This week’s Torah reading, Parashat Mikeitz, always falls out on Hanukkah. So rabbis every year look for ways to discuss both the Torah reading and the holiday in their sermons, and inevitably they discover connections — some ingenious, and some rather strained. But surely the most obvious is to be found in the figure of Joseph himself.
We find ourselves this week deep in the heart of the Joseph narrative. We witness his meteoric rise to power, as he is taken out the dungeon jail we left him lingering in last week and quickly placed in charge of the entire Egyptian government, second only to the Pharaoh.
In the process, we see Joseph dressed in Egyptian clothes, given an Egyptian name and married off to an Egyptian woman. He becomes fully transformed, that is, into an Egyptian — so much so that when he meets his brothers again, they do not recognize him. And this transformation is not merely external, as we see when Joseph names his first child Menasheh because, he says, “God has caused me to forget [nashani] all my suffering, and all my father’s house” (Genesis 41:51). He seems to have let go of some part of his identity, some internal sense of where he once belonged.
Joseph, in other words, is reckoning with what will be the central theme of Hanukkah: assimilation. The Hanukkah story is not just about a military battle against the Greeks, but a culture war between Hellenized Jews and those who wanted to preserve a pure Jewish identity. And in one sense, Joseph seems more like the assimilationists than the Maccabees. More than any other character in the Torah, he learns to adopt a foreign culture and to succeed in a non-Jewish society. Just as Jews in the Hanukkah story were becoming Hellenized, so Joseph might be said to have been “Egyptianized.”
Yet Joseph reveals in various ways that he never fully left his Israelite identity behind. First and foremost, his constant reference to God shows that he maintained his faith while in Egypt; indeed, even Pharaoh recognizes “the spirit of God” in Joseph and admires him for it. He seems also to have adhered to a dietary separateness from the Egyptians, as we see when he and his brothers eat away from the Egyptians, and we are told that “the Egyptians could not dine with the Hebrews, for it would be abhorrent to them” (Genesis 43:32), which many commentators assume refers to some kind of proto-kosher diet.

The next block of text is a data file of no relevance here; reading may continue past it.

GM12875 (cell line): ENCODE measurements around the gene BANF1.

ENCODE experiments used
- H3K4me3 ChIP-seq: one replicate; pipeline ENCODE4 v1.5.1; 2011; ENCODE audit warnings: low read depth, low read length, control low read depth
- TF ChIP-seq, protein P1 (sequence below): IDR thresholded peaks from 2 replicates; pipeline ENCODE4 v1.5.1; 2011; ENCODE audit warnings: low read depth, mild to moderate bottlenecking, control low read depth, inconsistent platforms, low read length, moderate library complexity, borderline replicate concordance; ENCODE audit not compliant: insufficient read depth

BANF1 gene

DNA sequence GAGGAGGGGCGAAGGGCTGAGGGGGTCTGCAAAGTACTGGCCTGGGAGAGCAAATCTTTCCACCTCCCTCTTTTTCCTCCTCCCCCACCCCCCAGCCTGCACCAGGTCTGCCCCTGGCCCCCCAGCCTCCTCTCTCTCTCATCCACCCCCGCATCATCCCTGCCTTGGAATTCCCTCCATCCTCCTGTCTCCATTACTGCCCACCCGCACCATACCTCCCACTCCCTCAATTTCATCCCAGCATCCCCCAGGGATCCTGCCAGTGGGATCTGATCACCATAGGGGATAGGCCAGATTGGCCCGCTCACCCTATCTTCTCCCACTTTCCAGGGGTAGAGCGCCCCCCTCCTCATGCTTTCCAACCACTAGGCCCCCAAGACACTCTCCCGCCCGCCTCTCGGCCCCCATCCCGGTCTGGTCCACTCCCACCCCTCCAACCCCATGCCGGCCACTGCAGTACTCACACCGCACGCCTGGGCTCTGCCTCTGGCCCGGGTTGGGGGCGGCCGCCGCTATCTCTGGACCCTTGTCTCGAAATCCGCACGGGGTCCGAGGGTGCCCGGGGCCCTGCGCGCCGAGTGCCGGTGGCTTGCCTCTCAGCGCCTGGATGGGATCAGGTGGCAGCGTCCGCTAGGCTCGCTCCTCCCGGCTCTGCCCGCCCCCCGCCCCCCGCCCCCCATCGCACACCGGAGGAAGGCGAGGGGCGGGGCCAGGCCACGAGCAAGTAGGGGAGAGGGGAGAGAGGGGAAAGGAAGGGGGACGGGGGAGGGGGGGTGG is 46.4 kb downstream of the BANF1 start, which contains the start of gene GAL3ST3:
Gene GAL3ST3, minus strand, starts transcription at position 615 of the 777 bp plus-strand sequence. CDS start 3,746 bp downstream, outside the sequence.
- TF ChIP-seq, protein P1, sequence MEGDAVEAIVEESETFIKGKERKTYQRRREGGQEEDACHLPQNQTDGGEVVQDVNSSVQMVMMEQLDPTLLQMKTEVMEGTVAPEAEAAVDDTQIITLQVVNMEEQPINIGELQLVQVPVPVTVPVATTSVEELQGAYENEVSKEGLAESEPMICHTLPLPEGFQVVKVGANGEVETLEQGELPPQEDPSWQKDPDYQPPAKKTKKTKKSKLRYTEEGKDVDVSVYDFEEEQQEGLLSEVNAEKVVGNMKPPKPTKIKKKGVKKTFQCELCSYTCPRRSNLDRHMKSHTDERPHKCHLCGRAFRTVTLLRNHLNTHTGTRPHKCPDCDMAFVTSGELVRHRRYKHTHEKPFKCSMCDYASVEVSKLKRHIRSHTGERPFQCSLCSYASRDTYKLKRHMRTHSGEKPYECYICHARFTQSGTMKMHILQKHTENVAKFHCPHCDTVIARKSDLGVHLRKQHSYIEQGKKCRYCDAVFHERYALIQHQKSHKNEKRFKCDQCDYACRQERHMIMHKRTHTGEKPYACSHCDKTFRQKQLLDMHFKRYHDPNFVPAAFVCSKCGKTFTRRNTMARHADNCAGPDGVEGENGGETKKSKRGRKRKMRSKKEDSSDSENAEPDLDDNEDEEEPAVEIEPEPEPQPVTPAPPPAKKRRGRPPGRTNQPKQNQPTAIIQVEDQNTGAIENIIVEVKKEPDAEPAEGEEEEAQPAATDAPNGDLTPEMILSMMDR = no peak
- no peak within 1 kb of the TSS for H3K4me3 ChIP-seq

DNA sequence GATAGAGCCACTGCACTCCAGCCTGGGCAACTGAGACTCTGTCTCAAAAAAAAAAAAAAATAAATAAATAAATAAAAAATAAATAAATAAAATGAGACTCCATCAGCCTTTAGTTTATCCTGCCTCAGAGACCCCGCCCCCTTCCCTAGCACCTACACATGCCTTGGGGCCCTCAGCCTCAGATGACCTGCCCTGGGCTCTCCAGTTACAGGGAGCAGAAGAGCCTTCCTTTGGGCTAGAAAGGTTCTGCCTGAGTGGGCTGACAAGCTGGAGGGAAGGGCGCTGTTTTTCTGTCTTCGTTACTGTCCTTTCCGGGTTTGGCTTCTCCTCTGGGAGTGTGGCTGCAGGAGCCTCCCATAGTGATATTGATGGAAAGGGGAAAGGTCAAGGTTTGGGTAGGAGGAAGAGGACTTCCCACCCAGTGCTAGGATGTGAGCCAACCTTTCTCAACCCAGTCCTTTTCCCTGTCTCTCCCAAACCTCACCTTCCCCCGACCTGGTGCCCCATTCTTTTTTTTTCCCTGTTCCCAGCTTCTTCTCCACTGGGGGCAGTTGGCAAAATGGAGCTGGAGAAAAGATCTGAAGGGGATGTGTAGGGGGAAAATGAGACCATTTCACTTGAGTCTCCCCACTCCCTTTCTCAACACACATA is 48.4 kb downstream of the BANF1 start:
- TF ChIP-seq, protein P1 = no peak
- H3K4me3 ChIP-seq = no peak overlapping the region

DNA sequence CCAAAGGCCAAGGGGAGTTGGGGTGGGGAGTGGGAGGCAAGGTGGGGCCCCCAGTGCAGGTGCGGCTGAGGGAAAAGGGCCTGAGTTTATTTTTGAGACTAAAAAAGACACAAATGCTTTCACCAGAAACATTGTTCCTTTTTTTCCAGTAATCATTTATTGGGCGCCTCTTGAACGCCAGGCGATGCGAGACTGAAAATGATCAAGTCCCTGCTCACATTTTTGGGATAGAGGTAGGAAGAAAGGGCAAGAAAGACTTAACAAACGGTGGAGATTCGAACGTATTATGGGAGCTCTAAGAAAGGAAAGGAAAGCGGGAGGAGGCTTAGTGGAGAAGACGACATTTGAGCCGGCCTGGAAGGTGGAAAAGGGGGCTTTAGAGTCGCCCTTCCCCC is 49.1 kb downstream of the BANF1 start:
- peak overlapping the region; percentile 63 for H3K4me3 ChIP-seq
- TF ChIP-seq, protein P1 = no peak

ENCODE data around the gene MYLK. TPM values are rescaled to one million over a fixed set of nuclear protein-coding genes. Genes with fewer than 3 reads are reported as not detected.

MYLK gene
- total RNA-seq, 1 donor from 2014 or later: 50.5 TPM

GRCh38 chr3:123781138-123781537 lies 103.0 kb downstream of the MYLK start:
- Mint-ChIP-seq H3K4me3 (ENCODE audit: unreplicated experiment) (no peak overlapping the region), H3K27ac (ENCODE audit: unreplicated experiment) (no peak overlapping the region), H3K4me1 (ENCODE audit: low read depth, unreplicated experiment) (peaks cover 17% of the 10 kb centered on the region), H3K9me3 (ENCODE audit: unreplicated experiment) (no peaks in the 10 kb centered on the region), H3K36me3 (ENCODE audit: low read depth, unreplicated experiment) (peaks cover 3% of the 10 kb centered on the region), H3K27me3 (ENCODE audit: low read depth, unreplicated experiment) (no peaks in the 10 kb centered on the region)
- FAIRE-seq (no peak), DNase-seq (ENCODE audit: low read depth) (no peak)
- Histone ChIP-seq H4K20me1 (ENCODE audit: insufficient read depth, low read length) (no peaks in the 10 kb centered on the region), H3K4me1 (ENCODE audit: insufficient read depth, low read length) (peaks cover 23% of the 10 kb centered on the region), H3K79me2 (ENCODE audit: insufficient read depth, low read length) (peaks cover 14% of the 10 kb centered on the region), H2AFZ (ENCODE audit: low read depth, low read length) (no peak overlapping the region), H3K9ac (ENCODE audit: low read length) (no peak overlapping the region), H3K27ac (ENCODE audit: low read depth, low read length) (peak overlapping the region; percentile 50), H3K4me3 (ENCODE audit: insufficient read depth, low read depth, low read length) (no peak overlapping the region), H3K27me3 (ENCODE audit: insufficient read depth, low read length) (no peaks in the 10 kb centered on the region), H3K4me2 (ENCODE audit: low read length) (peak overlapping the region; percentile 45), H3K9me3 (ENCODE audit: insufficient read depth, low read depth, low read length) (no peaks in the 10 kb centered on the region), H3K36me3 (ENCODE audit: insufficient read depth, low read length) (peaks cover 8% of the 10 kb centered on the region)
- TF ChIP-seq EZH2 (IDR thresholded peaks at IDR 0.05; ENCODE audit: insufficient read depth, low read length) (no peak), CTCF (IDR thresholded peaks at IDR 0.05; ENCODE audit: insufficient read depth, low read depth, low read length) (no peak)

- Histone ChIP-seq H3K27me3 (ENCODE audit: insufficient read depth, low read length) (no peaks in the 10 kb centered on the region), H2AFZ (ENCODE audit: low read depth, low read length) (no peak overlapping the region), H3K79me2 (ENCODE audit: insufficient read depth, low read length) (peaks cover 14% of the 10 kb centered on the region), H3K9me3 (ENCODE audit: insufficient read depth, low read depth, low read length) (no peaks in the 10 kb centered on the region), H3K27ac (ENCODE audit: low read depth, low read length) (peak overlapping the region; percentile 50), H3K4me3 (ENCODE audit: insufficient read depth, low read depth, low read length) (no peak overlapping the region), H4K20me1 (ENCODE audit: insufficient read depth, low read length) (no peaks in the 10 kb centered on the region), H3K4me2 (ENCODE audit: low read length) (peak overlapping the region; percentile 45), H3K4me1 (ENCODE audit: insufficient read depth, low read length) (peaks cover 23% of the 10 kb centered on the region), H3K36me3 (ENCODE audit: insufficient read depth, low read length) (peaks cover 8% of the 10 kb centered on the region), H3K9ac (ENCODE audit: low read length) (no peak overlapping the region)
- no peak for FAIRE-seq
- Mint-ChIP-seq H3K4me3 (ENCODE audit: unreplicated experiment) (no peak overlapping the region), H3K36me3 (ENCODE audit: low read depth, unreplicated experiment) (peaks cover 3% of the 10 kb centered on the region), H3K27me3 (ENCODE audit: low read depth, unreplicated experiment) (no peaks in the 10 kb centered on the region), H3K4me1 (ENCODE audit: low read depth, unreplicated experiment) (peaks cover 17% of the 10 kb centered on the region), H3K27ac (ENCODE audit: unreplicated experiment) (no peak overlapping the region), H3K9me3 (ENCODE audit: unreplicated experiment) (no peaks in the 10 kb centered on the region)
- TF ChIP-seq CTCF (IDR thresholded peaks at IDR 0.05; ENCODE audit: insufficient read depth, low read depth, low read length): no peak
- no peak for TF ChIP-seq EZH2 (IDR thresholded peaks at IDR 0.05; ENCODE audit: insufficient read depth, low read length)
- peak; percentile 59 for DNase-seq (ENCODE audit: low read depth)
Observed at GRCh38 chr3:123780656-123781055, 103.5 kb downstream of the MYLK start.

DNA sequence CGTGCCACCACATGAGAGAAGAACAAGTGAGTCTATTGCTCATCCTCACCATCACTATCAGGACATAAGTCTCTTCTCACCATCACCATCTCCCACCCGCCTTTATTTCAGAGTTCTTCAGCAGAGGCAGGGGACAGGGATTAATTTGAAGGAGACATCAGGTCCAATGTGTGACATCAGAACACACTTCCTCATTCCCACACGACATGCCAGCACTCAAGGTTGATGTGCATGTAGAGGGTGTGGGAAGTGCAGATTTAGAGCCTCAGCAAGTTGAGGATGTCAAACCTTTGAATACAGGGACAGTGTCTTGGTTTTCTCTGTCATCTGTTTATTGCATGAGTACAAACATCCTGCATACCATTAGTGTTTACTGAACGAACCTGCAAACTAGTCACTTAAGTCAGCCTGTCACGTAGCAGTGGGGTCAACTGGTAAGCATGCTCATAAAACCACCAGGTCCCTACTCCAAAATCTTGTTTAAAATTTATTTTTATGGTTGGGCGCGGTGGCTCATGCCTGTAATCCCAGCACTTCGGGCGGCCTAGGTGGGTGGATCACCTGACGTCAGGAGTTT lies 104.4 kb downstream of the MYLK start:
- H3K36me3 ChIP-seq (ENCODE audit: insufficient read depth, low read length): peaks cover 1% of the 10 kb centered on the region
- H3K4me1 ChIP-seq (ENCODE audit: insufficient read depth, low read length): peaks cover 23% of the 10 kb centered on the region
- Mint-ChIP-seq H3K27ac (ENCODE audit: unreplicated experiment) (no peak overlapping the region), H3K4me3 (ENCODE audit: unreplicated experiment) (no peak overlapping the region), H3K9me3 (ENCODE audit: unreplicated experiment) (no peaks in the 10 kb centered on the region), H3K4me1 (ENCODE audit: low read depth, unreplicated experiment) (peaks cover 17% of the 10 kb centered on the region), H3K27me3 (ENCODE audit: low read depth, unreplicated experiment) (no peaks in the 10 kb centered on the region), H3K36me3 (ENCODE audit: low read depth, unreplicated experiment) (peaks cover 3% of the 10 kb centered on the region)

Then there is Joseph’s final request, in the last lines of the Book of Genesis. As he is about to die, he says: “When God has delivered you, carry my bones up from here” (Genesis 50:25).
Here is a man who has spent his life acculturating to Egypt, mastering the ways of this new country and even rising up in its ranks. Yet, tellingly, his final request is to return, if only in death, to the land of his people.
This side of Joseph seems much more like the heroes of the Hanukkah story, the Jews who maintained their separateness even in the face of an encroaching cultural force. Perhaps Joseph was a “Maccabee” after all.
But I think the truest reading of Joseph’s identity is that it was a complex one, informed by both his deep attachment to the place he came from and by the strange new land that he embraced and made his home. Joseph was Egyptianized, but that did not mean that he gave up his claim to being a Hebrew.
Joseph is a lot like many of us, struggling to maintain a rich Jewish identity even as we strive to succeed in, and be enriched by, the culture that surrounds us. In playing out the tension between Jews who were entranced by the wonders of Greek civilization and Jews who fiercely clung to the faith of their ancestors, Hanukkah is really our holiday. And though we root for the Maccabees to win, surely there is a part of us that identifies with those Hellenized Jews, as well.
In that sense, our real hero is Joseph, a man who managed to live in that delicate balance — to forsake neither the world around him, nor the faith that formed his core.
Rabbi David Kasher is the senior rabbinic educator at Berkeley-based Kevah. Follow his blog on the weekly Torah portion at www.parshanut.com.